On December 2, a non-profit advocacy organization filed a lawsuit in a California federal district court seeking to enjoin the California Department of Financial Protection and Innovation (DFPI) from enforcing the final regulations (Regulations) issued by the DFPI to implement California’s commercial financing disclosure law. SB 1235, which was signed into law in 2018, requires consumer-like disclosures to be made for certain commercial financing products, including small business loans and merchant cash advances. The Regulations became effective on December 9.
The plaintiff is the Small Business Finance Association (SBFA) whose mission, as described in the complaint, “is to educate policymakers and regulators about the technology-driven platforms emerging in the small business finance market.” The complaint describes SBFA’s members as “technology-driven financial services companies specifically focused on providing efficient and responsible capital to small and medium-sized businesses across America.”
SBFA alleges in the complaint that the Regulations violate the First Amendment rights of its members. According to SBFA, despite the differences between traditional loans and sales-based financing (SBF) transactions, the disclosures mandated by the Regulations erroneously assume that SBF transactions operate like traditional loans. As a result, the mandated disclosures compel SBFA’s members to describe their SBF transactions in ways that misstate the costs and features of the financing. SBFA alleges that (1) in addition to compelling inaccurate and misleading speech, the Regulations prohibit commercial free speech by not permitting modifications to the disclosure form and prohibiting a provider from clarifying required information that is misleading or inaccurate or providing additional information except in limited circumstances that are not sufficient to correct false and misleading statements required by the Regulations, and (2) the compelled disclosure of inaccurate or misleading information is not limited to SBF transactions but also extends to open-end financing.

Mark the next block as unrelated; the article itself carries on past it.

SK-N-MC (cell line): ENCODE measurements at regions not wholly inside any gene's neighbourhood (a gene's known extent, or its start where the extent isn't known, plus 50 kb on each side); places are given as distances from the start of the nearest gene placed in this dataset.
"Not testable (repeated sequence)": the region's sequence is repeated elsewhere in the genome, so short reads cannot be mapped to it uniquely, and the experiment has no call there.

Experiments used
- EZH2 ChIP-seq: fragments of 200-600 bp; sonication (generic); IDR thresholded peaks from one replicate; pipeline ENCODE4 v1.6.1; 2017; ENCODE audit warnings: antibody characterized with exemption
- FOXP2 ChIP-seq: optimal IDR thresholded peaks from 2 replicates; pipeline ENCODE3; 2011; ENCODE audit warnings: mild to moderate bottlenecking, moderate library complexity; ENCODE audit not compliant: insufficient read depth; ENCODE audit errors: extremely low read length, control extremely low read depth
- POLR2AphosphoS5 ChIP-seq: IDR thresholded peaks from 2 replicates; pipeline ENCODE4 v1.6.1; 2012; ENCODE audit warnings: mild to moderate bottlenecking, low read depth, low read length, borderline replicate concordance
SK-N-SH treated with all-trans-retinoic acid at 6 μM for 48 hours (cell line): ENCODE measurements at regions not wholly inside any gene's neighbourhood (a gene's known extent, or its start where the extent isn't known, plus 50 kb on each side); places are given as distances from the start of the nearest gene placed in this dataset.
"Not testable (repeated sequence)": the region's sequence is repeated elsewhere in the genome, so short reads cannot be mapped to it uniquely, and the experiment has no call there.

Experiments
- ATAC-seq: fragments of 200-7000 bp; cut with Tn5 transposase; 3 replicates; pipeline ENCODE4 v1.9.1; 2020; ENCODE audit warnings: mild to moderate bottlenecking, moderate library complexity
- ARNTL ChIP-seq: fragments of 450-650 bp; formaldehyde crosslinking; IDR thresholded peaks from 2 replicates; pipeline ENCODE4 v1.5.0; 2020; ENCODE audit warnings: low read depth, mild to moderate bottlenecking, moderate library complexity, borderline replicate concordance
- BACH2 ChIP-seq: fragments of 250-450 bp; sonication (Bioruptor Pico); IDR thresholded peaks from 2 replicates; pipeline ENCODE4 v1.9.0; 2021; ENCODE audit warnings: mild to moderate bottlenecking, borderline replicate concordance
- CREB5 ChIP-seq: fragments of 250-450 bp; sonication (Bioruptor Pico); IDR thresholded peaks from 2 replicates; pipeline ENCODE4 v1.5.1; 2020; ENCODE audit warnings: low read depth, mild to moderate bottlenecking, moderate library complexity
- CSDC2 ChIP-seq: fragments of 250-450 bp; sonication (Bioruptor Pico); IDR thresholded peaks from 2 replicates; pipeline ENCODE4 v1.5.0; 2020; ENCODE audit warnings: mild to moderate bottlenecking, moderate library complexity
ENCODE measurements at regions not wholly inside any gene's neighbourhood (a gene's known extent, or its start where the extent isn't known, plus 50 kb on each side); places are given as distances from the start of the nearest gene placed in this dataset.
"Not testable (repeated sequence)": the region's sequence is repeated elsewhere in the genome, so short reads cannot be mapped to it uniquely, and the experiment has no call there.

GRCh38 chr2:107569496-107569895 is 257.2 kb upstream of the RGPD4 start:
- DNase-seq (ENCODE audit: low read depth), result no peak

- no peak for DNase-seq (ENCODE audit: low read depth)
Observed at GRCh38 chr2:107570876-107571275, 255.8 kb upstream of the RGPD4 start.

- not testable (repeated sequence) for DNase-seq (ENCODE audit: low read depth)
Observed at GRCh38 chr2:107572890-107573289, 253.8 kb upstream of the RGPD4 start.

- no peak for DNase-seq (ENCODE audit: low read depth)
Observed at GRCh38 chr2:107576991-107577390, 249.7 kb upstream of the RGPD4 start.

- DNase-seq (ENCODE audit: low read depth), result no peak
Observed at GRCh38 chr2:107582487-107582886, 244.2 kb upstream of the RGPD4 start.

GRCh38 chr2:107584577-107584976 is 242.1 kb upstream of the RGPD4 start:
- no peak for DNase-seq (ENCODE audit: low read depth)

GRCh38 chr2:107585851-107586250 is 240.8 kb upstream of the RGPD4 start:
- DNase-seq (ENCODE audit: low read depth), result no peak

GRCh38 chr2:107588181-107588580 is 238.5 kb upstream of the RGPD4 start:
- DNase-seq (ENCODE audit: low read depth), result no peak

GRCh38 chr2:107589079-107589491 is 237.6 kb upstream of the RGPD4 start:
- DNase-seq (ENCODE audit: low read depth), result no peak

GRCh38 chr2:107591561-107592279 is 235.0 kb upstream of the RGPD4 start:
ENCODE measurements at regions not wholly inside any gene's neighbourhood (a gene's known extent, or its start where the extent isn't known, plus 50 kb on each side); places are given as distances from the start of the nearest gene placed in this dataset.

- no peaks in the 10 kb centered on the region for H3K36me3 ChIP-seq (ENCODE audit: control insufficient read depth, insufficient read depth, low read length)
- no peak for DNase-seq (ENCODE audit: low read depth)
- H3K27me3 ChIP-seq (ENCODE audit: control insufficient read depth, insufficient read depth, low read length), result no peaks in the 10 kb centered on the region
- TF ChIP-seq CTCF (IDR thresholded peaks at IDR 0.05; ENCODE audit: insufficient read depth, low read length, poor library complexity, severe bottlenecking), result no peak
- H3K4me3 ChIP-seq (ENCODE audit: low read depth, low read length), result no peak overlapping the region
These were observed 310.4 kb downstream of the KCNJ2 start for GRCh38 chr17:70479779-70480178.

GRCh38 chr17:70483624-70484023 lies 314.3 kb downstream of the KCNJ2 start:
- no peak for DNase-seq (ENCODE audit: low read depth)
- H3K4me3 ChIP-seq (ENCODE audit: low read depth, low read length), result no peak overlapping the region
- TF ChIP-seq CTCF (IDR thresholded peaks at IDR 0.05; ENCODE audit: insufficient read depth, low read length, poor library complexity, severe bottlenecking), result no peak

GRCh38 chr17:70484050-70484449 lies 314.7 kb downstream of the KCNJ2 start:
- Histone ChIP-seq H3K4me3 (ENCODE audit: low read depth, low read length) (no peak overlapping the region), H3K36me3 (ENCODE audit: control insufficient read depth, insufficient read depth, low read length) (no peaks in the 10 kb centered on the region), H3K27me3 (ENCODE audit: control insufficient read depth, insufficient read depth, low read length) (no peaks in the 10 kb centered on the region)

In addition to its First Amendment claim, SBFA claims that the Regulations are preempted by the Truth in Lending Act (TILA) because they mandate disclosure of the “APR” and “finance charge” but define and calculate those terms differently than TILA. SBFA alleges that the fact that the Regulations apply to commercial and not consumer transactions does not preclude their preemption by TILA. It alleges that:
- Permitting the terms APR and finance charge to be used for products not covered by TILA when they are defined differently than under TILA would frustrate TILA’s purpose of ensuring uniformity because APR and finance charge would no longer be reliably consistent terms and consumers would stop relying on them.
- Because small business owners often finance their businesses through a combination of commercial and consumer finance products, they routinely compare products subject to TILA with products that are not subject to TILA. As a result, a state law mandating disclosure of two key TILA terms for non-TILA products but defining or calculating those terms differently from TILA will create significant confusion for consumers considering TILA products.
As the DFPI will undoubtedly highlight when it responds to SBFA’s complaint, the CFPB has preliminarily determined that California’s financing disclosure law is not preempted by TILA. Last week, the CFPB issued a notice of its intention to make a determination that the TILA does not preempt the commercial financing disclosure laws of four states, including California. Although the notice was issued in response to a trade association’s request for a preemption determination as to New York’s commercial financing disclosure law, the CFPB, on its own motion, also addressed the California, Utah, and Virginia laws.
After giving its preliminary conclusion that TILA does not preempt the New York law, the CFPB stated that it was also considering making determinations whether TILA preempts the California, Utah, and Virginia disclosure requirements. It indicated that it has conducted a preliminary review of those laws “which are similar in relevant aspects to the [New York law] because they do not apply to consumer credit transactions that are within the scope of TILA.” The CFPB stated that, based on the similar coverage of these state laws, its preliminary conclusion was that they also are not preempted by TILA. In its preemption analysis, the CFPB considered, and rejected, many of the same arguments advanced by SBFA in support of its preemption claim.